Why Learning Managment Systems Fail
Even though the learning management software (LMS) industry is still young, many corporate training departments are already migrating to their second, third and even fourth system. That’s not a good sign. The dissatisfaction and subsequent desire to switch are often not related to the software but rather to its implementation. Understanding the needs of learners, organizing training data to meet a company’s business needs and establishing governance around learning management are essential to sustaining longterm learning management solutions. Next to a company’s e-mail system and its intranet, an LMS has the greatest scope of impact. Almost every employee touches the LMS at some point, making it critical that such a system deliver optimum results.
7 REASONS WHY IMPLEMENTATIONS FAIL
The success of a LMS is determined by how effectively it is used to support a comprehensive learning operating model. Organizations that have defined their learning operating model and the role the LMS plays within it are more likely to avoid the following mistakes. Buying in a Vacuum: The most common reason why systems do not meet expectations is that they are selected without regard to the larger context. The software may meet the needs of one site or function, but not other groups who may have different learning, management and reporting needs. Start by establishing a common philosophy of talent development, a corporate learning culture and comprehensive training model that subsumes everyone’s goals.
“A LMS is not equal to a training program,” says Ben Shanks, training manager for INVISTA, which administers training globally in multiple languages through a centralized LMS. “The LMS can provide a convenient medium for worldwide delivery and measurement of training, but it does not solve the problems of program structure and administration; development of content; risk mitigation in regard to regulations and compliance; or measures to ensure training is effective, relevant and timely.”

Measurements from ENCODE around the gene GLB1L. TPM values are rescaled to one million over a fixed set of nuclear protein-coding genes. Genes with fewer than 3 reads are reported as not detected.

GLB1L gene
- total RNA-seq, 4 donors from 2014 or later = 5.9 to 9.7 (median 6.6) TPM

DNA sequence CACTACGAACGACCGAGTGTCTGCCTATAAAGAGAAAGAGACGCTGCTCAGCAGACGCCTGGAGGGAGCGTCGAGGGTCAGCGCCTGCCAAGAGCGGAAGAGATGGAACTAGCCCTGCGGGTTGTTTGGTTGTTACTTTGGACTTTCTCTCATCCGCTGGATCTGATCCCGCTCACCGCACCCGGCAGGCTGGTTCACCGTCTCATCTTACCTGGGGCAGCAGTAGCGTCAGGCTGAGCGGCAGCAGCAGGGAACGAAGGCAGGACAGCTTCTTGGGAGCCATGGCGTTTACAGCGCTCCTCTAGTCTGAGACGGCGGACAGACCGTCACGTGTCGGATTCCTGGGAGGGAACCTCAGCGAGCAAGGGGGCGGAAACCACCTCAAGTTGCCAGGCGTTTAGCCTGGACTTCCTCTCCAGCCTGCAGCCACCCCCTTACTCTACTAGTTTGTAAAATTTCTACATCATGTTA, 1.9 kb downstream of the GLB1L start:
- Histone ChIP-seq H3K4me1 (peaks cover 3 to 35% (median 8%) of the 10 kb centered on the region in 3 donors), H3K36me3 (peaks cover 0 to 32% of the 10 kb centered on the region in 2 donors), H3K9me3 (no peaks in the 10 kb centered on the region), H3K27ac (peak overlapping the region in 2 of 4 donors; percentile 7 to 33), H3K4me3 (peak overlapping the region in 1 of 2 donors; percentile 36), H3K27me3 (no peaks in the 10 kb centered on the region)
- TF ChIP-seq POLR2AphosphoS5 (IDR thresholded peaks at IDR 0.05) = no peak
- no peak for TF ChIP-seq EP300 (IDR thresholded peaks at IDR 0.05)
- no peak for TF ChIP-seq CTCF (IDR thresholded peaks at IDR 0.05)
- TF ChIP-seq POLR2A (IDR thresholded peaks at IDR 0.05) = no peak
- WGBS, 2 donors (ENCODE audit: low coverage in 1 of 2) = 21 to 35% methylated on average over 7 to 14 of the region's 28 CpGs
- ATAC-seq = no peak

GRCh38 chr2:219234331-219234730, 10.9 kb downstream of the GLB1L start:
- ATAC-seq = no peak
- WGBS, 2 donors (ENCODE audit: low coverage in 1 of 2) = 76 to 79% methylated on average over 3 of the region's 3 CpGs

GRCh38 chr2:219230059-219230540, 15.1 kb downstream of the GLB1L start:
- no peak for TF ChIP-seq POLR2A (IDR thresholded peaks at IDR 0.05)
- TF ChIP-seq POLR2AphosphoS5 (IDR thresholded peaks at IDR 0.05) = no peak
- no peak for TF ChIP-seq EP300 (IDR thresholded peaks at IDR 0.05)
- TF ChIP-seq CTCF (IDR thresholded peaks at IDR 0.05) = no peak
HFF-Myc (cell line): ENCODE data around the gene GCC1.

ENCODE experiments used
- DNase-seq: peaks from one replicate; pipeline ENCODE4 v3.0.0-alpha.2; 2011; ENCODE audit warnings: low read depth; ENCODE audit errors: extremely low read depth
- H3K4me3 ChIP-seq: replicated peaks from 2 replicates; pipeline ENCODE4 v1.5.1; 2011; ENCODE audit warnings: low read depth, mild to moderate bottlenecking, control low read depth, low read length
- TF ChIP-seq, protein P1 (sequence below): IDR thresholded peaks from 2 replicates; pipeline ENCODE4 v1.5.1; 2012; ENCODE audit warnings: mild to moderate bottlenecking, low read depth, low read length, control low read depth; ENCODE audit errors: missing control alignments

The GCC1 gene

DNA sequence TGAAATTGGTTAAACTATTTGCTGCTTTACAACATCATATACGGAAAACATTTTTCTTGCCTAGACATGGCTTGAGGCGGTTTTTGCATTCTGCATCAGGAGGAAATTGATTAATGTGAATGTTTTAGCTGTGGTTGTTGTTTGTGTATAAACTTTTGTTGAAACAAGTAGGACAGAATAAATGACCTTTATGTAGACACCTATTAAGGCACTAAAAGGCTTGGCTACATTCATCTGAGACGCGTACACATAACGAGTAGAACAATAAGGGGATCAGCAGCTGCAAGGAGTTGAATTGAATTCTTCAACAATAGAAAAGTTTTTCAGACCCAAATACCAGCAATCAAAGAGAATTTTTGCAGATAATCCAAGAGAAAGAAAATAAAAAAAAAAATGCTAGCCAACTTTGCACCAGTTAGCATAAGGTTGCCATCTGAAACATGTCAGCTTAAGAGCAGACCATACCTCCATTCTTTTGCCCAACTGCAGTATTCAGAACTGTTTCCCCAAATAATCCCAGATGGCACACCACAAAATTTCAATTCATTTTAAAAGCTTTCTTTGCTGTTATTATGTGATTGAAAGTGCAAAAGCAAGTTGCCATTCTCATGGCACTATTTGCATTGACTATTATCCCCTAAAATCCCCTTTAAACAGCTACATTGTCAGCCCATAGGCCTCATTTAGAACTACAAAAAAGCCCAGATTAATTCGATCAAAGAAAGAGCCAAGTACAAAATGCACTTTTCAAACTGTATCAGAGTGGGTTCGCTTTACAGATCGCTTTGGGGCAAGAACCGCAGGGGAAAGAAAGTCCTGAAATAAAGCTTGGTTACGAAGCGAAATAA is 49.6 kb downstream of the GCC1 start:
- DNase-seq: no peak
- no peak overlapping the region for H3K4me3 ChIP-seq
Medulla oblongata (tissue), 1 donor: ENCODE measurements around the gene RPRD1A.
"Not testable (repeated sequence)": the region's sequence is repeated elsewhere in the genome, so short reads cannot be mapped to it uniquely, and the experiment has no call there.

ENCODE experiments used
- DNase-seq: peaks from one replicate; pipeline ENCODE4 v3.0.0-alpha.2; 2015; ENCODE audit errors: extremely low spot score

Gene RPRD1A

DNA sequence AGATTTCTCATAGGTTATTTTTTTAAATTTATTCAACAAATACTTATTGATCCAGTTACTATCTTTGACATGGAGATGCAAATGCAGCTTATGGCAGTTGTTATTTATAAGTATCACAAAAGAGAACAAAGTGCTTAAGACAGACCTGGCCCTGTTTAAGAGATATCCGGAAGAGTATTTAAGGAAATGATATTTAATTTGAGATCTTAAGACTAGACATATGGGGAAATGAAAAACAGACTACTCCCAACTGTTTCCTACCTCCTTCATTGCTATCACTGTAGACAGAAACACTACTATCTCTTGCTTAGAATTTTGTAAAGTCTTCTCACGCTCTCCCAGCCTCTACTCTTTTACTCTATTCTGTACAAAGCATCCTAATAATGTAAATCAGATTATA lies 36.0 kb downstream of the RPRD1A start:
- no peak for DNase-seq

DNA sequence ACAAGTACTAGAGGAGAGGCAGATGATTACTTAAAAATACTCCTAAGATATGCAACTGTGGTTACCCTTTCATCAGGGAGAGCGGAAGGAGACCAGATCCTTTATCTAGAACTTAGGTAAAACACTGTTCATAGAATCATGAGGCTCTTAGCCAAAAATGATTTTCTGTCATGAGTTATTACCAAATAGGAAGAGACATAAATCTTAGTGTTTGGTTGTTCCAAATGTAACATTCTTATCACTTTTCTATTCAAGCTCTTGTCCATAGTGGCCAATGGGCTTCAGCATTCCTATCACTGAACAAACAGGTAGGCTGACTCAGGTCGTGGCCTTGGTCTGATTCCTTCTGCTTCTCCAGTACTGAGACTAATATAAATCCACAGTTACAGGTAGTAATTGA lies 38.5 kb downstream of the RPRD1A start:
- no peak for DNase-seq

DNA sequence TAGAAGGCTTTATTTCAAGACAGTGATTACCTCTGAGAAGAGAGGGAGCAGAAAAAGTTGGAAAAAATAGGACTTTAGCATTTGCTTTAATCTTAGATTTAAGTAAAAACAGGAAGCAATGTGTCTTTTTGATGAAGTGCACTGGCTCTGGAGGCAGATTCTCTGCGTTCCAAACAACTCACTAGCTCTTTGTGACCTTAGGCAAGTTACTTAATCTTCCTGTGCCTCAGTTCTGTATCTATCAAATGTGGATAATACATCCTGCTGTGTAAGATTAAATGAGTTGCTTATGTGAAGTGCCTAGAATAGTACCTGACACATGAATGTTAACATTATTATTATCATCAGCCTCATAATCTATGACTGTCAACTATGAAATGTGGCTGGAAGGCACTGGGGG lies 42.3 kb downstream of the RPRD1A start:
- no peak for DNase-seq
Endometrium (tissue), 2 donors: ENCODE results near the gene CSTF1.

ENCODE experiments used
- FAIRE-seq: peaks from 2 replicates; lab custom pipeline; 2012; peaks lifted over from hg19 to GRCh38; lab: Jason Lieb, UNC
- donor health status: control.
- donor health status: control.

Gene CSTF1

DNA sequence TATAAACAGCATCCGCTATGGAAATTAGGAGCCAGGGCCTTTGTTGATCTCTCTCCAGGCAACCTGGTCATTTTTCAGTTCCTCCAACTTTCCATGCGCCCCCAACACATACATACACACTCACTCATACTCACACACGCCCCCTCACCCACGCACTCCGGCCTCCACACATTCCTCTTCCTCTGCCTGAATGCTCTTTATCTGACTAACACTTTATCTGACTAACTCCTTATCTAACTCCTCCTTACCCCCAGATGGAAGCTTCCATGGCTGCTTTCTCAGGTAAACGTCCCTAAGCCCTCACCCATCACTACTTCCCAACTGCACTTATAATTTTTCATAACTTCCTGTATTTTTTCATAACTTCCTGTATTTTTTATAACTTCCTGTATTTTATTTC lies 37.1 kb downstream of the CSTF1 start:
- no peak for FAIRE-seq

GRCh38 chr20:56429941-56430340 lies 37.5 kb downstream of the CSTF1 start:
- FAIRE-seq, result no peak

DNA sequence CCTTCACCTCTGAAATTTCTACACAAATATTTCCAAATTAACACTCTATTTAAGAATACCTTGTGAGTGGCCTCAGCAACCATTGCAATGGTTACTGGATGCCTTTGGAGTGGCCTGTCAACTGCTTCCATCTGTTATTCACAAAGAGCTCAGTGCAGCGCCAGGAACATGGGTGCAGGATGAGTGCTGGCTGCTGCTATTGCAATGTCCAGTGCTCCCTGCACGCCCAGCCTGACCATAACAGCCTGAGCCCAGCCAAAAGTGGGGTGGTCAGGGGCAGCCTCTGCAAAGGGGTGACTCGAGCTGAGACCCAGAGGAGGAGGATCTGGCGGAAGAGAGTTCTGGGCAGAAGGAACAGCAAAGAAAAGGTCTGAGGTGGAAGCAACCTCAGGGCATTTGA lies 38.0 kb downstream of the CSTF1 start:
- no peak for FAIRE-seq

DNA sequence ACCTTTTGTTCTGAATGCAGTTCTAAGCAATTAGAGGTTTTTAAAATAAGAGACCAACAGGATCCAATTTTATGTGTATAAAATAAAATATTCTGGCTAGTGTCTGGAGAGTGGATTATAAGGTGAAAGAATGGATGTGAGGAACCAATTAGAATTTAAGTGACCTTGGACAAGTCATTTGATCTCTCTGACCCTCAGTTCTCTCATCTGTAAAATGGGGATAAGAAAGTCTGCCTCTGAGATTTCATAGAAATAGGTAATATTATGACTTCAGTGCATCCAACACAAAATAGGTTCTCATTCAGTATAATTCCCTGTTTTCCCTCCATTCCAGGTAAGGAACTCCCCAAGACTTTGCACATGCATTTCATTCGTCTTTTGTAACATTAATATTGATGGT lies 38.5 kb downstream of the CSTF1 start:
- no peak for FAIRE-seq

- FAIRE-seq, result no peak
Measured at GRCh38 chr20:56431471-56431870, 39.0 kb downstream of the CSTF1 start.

Buying Wrong: When companies are dissatisfied with a system or are operating with multiple systems, it’s usually because the decision-making process did not involve all the necessary stakeholders. For example, IT groups frequently choose the LMS for its ability to fit into the corporate architecture rather than for its ability to meet the needs of training. It’s very tempting to make an executive decision in isolation when presented with attractive LMS features without consulting training professionals with diverse needs or asking the right questions. That’s why it’s important never to buy a system with a myopic, top-down viewpoint. It is critical to understand the expectations, goals and needs of training professionals at all level of the organization. “We took both a centralized and a site approach to defining their needs,” Shanks says. “From a global perspective, we evaluated our exposure to risk in the areas of commercial compliance and environmental, health and safety.”
Getting Burned: A common reason why companies operate with antiquated software is because they customized it so heavily on purchase that they removed themselves from the upgrade track. An LMS should be highly configurable, but if it has been heavily customized, it may not be possible to integrate the next release or upgrade without reapplying the customizations or destroying what makes the system unique. “We try to avoid By W. Duncan Welder IV Why LEARNING MANAGEMENT SYSTEMS Fail u.s. business review Reprinted with permission from US Business Review, October/ November 2008 Strategies, Solutions and Best Practices for Business Leaders customization whenever possible,” Shanks says. “Until the need arises for us to utilize the system beyond its current capability, there is no need to add bells and whistles.” Bigger Is Not Better: In the absence of a decision matrix that prioritizes needs and defines the required system functionality, it’s tempting to buy one of everything. “Before you choose an LMS, identify your deal-breakers and must-haves,” Shanks recommends. “If you latch on to what looks like a great LMS without fully understanding what you need, you could end up with unnecessary functionality while missing some critical features. Remember the old adage, ‘don’t go to the grocery store when you’re hungry.’”